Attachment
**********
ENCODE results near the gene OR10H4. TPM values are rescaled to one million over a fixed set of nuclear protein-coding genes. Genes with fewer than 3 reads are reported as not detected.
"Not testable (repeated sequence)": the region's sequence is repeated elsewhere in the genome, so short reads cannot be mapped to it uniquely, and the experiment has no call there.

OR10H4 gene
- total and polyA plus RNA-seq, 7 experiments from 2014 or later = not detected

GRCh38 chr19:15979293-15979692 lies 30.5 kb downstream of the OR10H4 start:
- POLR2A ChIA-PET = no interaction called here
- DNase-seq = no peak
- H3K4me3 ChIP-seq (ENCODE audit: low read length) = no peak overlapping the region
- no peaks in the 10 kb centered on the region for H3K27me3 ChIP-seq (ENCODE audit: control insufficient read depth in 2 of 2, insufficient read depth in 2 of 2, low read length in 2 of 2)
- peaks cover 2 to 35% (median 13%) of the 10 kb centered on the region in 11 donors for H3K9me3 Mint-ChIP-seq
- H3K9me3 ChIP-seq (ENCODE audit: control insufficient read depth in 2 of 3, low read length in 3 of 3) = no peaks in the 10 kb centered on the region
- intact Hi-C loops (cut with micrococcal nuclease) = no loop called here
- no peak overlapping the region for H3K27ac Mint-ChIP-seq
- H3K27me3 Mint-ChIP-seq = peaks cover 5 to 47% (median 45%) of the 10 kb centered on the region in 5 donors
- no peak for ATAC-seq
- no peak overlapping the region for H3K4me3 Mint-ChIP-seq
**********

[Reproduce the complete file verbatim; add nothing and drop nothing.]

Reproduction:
ENCODE results near the gene OR10H4. TPM values are rescaled to one million over a fixed set of nuclear protein-coding genes. Genes with fewer than 3 reads are reported as not detected.
"Not testable (repeated sequence)": the region's sequence is repeated elsewhere in the genome, so short reads cannot be mapped to it uniquely, and the experiment has no call there.

OR10H4 gene
- total and polyA plus RNA-seq, 7 experiments from 2014 or later = not detected

GRCh38 chr19:15979293-15979692 lies 30.5 kb downstream of the OR10H4 start:
- POLR2A ChIA-PET = no interaction called here
- DNase-seq = no peak
- H3K4me3 ChIP-seq (ENCODE audit: low read length) = no peak overlapping the region
- no peaks in the 10 kb centered on the region for H3K27me3 ChIP-seq (ENCODE audit: control insufficient read depth in 2 of 2, insufficient read depth in 2 of 2, low read length in 2 of 2)
- peaks cover 2 to 35% (median 13%) of the 10 kb centered on the region in 11 donors for H3K9me3 Mint-ChIP-seq
- H3K9me3 ChIP-seq (ENCODE audit: control insufficient read depth in 2 of 3, low read length in 3 of 3) = no peaks in the 10 kb centered on the region
- intact Hi-C loops (cut with micrococcal nuclease) = no loop called here
- no peak overlapping the region for H3K27ac Mint-ChIP-seq
- H3K27me3 Mint-ChIP-seq = peaks cover 5 to 47% (median 45%) of the 10 kb centered on the region in 5 donors
- no peak for ATAC-seq
- no peak overlapping the region for H3K4me3 Mint-ChIP-seq